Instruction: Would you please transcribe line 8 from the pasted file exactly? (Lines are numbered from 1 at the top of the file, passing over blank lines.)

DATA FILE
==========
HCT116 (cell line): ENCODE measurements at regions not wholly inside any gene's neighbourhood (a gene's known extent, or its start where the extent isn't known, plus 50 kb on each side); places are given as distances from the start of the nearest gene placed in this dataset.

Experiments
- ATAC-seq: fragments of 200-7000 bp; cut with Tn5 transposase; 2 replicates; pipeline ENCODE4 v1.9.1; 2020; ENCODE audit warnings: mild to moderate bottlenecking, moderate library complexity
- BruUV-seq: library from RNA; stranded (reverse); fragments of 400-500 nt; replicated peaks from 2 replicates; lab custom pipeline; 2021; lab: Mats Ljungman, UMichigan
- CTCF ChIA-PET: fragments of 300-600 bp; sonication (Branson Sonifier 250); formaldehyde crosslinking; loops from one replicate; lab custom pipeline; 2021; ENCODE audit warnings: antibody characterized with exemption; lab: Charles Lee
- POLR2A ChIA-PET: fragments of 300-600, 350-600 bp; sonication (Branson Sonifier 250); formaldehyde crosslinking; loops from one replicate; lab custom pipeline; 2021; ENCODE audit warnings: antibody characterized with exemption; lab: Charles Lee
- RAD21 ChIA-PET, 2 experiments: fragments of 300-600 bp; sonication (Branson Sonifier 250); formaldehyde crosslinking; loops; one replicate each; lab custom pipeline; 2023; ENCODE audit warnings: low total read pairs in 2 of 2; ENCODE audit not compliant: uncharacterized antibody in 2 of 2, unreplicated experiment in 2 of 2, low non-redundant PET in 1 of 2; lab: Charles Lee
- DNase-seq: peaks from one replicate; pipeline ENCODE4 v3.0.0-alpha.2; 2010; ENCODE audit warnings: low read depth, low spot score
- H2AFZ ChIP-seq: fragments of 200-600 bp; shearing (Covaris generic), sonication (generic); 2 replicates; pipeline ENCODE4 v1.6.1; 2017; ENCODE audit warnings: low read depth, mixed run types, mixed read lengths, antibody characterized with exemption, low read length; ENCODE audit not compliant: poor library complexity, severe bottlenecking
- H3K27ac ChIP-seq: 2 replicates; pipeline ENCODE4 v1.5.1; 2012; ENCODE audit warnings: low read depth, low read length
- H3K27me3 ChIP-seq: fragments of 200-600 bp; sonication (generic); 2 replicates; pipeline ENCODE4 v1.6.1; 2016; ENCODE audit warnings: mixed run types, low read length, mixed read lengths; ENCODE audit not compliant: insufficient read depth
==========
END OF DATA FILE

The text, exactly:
- DNase-seq: peaks from one replicate; pipeline ENCODE4 v3.0.0-alpha.2; 2010; ENCODE audit warnings: low read depth, low spot score